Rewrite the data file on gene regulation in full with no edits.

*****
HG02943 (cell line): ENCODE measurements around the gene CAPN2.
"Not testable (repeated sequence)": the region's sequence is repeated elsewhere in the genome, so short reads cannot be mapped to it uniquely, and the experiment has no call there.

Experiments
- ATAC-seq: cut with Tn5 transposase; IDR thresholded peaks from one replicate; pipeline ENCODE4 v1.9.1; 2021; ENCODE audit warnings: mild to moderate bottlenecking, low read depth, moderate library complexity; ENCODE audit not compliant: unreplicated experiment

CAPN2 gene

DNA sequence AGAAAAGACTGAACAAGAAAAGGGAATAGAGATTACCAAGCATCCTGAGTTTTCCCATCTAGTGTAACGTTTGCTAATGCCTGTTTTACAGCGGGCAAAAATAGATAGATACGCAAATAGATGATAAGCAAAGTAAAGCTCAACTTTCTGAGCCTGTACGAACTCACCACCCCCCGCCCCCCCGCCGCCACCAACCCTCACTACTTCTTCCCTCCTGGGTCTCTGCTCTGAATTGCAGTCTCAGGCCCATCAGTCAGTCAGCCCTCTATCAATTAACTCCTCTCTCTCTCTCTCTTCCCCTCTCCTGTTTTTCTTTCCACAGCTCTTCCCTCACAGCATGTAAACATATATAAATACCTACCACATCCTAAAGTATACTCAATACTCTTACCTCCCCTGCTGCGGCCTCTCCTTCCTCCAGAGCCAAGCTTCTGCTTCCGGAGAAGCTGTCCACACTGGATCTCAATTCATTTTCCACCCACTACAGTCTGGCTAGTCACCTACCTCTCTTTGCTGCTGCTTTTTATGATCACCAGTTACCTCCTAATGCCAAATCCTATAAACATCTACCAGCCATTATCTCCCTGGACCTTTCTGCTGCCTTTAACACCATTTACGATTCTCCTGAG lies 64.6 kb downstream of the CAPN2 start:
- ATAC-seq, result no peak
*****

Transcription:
HG02943 (cell line): ENCODE measurements around the gene CAPN2.
"Not testable (repeated sequence)": the region's sequence is repeated elsewhere in the genome, so short reads cannot be mapped to it uniquely, and the experiment has no call there.

Experiments
- ATAC-seq: cut with Tn5 transposase; IDR thresholded peaks from one replicate; pipeline ENCODE4 v1.9.1; 2021; ENCODE audit warnings: mild to moderate bottlenecking, low read depth, moderate library complexity; ENCODE audit not compliant: unreplicated experiment

CAPN2 gene

DNA sequence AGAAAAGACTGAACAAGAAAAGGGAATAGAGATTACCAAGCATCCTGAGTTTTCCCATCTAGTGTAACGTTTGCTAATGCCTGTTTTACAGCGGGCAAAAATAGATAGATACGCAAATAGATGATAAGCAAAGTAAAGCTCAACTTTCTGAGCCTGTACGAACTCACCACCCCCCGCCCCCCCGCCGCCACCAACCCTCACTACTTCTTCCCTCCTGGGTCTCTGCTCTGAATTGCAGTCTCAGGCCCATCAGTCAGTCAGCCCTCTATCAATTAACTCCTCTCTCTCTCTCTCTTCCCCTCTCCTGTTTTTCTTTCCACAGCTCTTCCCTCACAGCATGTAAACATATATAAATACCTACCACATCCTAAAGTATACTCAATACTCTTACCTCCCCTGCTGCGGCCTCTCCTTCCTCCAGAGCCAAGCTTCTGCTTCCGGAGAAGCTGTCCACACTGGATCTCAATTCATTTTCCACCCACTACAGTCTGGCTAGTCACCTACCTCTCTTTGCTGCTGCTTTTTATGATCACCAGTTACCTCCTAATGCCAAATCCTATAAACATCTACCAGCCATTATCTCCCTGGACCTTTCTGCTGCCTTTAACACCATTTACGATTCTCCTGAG lies 64.6 kb downstream of the CAPN2 start:
- ATAC-seq, result no peak